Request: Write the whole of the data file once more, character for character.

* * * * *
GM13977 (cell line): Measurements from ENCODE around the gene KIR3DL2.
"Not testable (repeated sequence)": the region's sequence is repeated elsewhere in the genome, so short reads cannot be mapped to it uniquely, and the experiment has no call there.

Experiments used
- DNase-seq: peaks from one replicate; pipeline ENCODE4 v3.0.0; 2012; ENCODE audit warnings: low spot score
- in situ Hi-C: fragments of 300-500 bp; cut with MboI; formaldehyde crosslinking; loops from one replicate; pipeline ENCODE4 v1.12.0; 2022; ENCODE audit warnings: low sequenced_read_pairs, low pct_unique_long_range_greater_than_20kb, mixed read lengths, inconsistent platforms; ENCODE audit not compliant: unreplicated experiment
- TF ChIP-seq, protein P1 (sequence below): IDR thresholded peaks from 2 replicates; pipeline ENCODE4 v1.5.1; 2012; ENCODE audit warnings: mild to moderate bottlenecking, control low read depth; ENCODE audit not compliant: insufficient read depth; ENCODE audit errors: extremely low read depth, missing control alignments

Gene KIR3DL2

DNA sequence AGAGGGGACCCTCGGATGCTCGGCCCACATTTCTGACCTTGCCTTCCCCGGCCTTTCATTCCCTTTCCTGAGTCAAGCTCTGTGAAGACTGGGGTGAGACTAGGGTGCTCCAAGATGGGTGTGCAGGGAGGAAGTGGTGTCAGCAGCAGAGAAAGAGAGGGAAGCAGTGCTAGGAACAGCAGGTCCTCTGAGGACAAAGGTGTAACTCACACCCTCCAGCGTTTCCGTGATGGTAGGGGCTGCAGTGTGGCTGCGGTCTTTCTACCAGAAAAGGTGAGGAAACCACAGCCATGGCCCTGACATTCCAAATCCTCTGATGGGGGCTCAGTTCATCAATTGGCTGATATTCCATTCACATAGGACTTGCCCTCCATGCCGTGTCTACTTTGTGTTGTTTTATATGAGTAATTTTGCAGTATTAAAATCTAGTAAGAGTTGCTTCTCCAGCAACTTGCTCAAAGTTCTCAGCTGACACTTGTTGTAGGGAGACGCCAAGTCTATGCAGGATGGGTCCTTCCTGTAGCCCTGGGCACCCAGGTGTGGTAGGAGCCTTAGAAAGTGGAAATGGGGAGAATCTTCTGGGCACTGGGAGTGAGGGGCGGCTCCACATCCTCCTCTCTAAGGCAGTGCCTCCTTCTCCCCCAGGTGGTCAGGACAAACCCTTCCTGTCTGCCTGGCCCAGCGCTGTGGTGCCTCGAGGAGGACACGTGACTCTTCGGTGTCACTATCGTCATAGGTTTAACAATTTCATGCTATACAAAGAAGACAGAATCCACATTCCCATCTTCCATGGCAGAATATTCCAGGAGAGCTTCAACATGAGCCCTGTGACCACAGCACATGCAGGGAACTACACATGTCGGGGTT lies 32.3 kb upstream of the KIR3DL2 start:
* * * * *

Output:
GM13977 (cell line): Measurements from ENCODE around the gene KIR3DL2.
"Not testable (repeated sequence)": the region's sequence is repeated elsewhere in the genome, so short reads cannot be mapped to it uniquely, and the experiment has no call there.

Experiments used
- DNase-seq: peaks from one replicate; pipeline ENCODE4 v3.0.0; 2012; ENCODE audit warnings: low spot score
- in situ Hi-C: fragments of 300-500 bp; cut with MboI; formaldehyde crosslinking; loops from one replicate; pipeline ENCODE4 v1.12.0; 2022; ENCODE audit warnings: low sequenced_read_pairs, low pct_unique_long_range_greater_than_20kb, mixed read lengths, inconsistent platforms; ENCODE audit not compliant: unreplicated experiment
- TF ChIP-seq, protein P1 (sequence below): IDR thresholded peaks from 2 replicates; pipeline ENCODE4 v1.5.1; 2012; ENCODE audit warnings: mild to moderate bottlenecking, control low read depth; ENCODE audit not compliant: insufficient read depth; ENCODE audit errors: extremely low read depth, missing control alignments

Gene KIR3DL2

DNA sequence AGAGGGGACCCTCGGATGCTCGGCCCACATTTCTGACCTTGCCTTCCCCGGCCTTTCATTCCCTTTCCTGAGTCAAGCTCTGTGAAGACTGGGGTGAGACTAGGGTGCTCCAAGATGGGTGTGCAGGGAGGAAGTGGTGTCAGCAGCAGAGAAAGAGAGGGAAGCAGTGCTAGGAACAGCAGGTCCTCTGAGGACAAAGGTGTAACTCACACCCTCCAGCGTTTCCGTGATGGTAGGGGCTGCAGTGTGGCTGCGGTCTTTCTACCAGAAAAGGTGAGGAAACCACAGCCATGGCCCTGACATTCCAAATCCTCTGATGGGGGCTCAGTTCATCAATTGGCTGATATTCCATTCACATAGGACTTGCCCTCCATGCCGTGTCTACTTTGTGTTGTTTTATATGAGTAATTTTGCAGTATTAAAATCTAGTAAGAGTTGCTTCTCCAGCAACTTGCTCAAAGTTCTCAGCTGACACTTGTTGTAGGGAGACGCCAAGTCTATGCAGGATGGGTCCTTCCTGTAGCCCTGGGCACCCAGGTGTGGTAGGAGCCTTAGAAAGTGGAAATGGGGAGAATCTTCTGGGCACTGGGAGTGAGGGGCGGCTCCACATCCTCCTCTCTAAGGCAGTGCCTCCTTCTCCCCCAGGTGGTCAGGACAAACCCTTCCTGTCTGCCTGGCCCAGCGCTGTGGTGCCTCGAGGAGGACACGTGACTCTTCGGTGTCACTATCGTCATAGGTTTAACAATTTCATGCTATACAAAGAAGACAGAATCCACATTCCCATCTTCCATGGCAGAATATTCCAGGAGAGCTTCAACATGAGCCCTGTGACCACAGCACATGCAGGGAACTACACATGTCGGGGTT lies 32.3 kb upstream of the KIR3DL2 start: